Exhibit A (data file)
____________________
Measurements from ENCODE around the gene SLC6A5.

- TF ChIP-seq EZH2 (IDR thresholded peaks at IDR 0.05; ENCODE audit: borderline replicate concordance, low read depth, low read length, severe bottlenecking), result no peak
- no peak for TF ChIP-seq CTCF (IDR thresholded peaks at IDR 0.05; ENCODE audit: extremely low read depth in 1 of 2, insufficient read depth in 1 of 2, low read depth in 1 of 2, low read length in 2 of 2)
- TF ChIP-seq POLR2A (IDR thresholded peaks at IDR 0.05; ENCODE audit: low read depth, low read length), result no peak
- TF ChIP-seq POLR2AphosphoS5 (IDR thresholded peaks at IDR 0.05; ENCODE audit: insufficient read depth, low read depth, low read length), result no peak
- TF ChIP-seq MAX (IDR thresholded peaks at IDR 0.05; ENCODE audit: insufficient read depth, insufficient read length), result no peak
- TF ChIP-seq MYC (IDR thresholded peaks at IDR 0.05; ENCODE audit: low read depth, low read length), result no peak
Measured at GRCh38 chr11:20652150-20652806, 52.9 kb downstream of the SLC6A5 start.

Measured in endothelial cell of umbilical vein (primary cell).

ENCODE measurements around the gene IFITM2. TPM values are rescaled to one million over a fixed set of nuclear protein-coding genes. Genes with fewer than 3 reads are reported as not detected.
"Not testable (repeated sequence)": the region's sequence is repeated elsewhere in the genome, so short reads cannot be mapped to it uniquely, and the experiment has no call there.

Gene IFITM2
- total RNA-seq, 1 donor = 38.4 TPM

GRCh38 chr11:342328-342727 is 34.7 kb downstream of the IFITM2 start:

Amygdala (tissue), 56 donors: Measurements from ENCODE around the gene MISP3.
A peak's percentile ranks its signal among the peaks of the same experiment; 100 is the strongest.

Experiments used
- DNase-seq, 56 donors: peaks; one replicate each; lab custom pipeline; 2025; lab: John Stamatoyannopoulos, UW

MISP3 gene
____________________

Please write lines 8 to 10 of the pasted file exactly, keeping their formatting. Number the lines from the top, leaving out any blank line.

Measured at GRCh38 chr11:20652150-20652806, 52.9 kb downstream of the SLC6A5 start.

Measured in endothelial cell of umbilical vein (primary cell).

ENCODE measurements around the gene IFITM2. TPM values are rescaled to one million over a fixed set of nuclear protein-coding genes. Genes with fewer than 3 reads are reported as not detected.